Americans never hesitate to pitch a good sports metaphor to help tell a story. In the case of the new “crop” of leaders managing the levers of Saudi Arabia’s economic direction we can share with you today the imagery of a team “on the upswing” just like SUSTG President Richard Wilson’s hometown favorite Major League Baseball team, the Washington Nationals, hopes to be this season. Saudi Arabia was already faring very well in a long season of economic progress, having weathered the global financial crisis much better than most of the field, and having a sound team strategy in place. Last December King Abdullah called up some stellar prospects to step into the lineup for the next innings. In this original SUSTG article, Wilson walks you through the new lineup: Dr. Muhammed Al-Jasser, Minister of Economy and Planning; Dr. Tawfiq al-Rabiah, Minister of Commerce and Industry; and Dr. Fahad Al-Mubarak, Governor, Saudi Arabian Monetary Agency (SAMA).
Richard Wilson is President of the Washington, DC-based Saudi-US Trade Group, a “501c6″ not-for-profit business association. It was established, according to the SUSTG.org web site, to expand discussion and analysis of the U.S.-Saudi Arabia relationship.
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Baseball and Saudi Economic Policy
Richard Wilson | SUSTG
Dr. Muhammad Al-Jasser, Minister of Economy and Planning, recently spoke to the Young Businessmen’s Committee of the Riyadh Chamber of Commerce and Industry. Though the setting would appear innocuous, Dr. Al-Jasser’s remarks were not. The theme was the “Future Vision of the Saudi Economy.” Curiously, it called to mind my home-town baseball team, the Washington Nationals, and how encouraging are the current prospects of this long-suffering franchise. Washington only got a team again in 2005, more than 30 years after the Washington Senators left town in 1972 to become the Texas Rangers. Their losing ways continued on their return to Washington but now, after a prolonged re-building phase, the team’s prospects are on the upswing.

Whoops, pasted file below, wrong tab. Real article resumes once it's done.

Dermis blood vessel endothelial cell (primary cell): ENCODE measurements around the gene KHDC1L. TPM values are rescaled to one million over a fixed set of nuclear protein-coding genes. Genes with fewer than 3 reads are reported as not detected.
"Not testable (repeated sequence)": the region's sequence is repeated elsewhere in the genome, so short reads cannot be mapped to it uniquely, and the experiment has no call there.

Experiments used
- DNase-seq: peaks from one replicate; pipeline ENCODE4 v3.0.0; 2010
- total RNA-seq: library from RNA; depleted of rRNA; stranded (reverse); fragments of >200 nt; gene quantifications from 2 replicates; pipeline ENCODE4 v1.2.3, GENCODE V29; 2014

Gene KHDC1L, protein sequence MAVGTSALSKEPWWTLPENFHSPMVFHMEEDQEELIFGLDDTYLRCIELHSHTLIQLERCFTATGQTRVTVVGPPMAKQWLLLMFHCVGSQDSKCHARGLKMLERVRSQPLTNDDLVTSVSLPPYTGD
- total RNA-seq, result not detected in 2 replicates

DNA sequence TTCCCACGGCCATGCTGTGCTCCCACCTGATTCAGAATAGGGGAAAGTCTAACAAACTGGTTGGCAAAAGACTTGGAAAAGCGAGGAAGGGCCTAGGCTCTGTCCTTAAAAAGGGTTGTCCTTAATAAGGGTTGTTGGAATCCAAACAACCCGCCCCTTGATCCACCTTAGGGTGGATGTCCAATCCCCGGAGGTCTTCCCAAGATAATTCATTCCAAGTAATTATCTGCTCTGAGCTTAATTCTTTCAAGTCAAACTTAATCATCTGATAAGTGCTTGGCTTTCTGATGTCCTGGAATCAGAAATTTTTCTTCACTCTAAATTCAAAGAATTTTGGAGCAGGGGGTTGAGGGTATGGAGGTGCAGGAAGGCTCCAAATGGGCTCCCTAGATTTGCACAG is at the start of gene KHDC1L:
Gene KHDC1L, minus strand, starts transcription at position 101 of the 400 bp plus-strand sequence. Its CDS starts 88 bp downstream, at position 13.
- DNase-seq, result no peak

Baseball insiders think they will contend for a playoff spot in 2012 and much of this optimism has to do with the Nationals’ extremely talented and remarkably young pitching staff, whose final pieces were assembled over the winter during baseball’s offseason. This group of ‘flamethrowers’ average fastball is speedier (93.4 mph) than that of any starting rotation since pitch velocity was first tracked in 2002. You can’t go far in the Major Leagues without good pitching and, if this staff reaches its potential, the Nationals could be very good for years to come.
This winter King Abdullah also made some changes to his economy, trade and finance ‘staff.’ In December 2011 he implemented a ‘minor’ reshuffle of cabinet and other key posts that included the appointment of Dr. Muhammad Al-Jasser to head the Ministry of Economy and Planning, Dr. Tafiq Al-Rabiah to become Minister of Commerce and Industry and Dr. Fahad Al-Mubarak to succeed Al-Jasser as Governor of the Saudi Arabian Monetary Agency (SAMA).